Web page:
04.15.2011 / Capture the Moment, The Pulitzer Prize Photographs at The Durham Museum

The largest and most comprehensive exhibition of Pulitzer Prize winning photographs ever shown is now on exhibit at The Durham Museum. Capture the Moment: The Pulitzer Prize Photographs features 158 winning photographs, color and black and white, representative of instantly recognizable historic moments from around the world.

"The Washington Post writes, the images are as difficult to look at as they are to look away from."

Of the millions of photographs in newspapers each year, only two photography prizes are given – one forbreaking news and the other for feature photography. Capture the Moment: The Pulitzer Prize Photographs includes the winning images from 1942, the year of the first photography award, to present day. Iconic images such as Joe Rosenthal’s 1945 winning photograph of the American flag raising at Iwo Jima and Nat Fein’s photo of Babe Ruth at Yankee Stadium are some of the exhibition’s highlights.

The exhibition evokes a wide range of emotion for the visitor as the Washington Post writes, the images are “as difficult to look at as they are to look away from.” From triggering memory to pushing an emotional button, Capture the Moment exposes visitors to significant global events as well as very personal moments for the subjects.

Capture the Moment was created by Cyma Rubin, a New York television and Broadway producer, and the Newseum, located in Washington DC. “The pictures show the brutalities of our age, but also recorded tender and compassionate moments,” said Rubin. “Shown together in the exhibition the photographs make us think about the realities of world events. Anyone who views the exhibition will be changed by the experience.” Rubin also produced “Moment of Impact: Stories of the Pulitzer Prize Photographs”, an Emmy and Telly award-winning documentary which is featured in the exhibition.

Capture the Moment: The Pulitzer Prize Photographs will be on display at The Durham Museum from April 9 through July 10, 2011.

Some material in this exhibition may be too intense for young children. Parental discretion is advised. For information about The Durham Museum or this exhibit please visit the museum’s Web site at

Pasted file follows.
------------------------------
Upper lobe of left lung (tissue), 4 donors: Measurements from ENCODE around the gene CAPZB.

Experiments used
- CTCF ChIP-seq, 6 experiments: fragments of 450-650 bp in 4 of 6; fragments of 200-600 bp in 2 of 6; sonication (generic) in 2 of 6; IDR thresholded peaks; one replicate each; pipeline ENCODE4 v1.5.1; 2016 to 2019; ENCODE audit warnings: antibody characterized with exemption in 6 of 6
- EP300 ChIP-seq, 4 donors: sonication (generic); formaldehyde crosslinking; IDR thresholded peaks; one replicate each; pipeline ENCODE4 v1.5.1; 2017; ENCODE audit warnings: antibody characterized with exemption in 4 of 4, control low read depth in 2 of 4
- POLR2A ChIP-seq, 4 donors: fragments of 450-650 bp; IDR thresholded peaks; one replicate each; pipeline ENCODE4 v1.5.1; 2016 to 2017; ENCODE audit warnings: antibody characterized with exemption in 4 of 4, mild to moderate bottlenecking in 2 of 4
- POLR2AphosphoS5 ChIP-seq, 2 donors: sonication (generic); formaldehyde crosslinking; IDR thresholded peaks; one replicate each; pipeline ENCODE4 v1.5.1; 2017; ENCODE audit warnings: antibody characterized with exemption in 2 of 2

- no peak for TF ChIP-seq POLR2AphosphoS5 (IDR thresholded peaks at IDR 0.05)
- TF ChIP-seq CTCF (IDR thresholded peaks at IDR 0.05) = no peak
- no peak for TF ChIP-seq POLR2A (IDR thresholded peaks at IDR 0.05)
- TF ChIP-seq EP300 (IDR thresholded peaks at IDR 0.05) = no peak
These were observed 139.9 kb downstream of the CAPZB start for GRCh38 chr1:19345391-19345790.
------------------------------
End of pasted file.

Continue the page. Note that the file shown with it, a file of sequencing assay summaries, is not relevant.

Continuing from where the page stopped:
Have you visited any of the exhibits at the Durham recently? We want to hear your stories! Post your comments or stories now.

Posted at 09:34 AM | Permalink
Post A Comment

The views expressed on this site may not reflect the views held by First National Bank of Omaha or any of its affiliates. The information provided through this website is not a substitute for any personal advice from a licensed professional. Use of any information or advice shall be solely at the user's own risk.

We welcome your comments. All comment submissions will be reviewed prior to being posted. If the comments are posted, they may be removed at any time. Comments will not be approved if they contain, include or involve any of the following: Obscenity; Crude, vulgar or offensive language and/or symbols; Gang signs or symbols; Derogatory characterizations of any ethnic, racial, sexual or religious groups, personal attacks of any kind towards others; Trespass or the violation of other people's rights or property; Illegal (e.g., discriminatory, harassing) or inappropriate activity, behavior or conduct (e.g., inflicting emotional distress); Any other content that is or could be considered inappropriate, unsuitable or offensive, or clearly "off-topic" as determined by First National Bank of Omaha. To protect your own privacy and the privacy of others, please do not include personally identifiable information such as Social Security Number, phone number or email address in the body of your comment.

For account related questions, please log in to First National Online at and use the secure email located in Contact Us.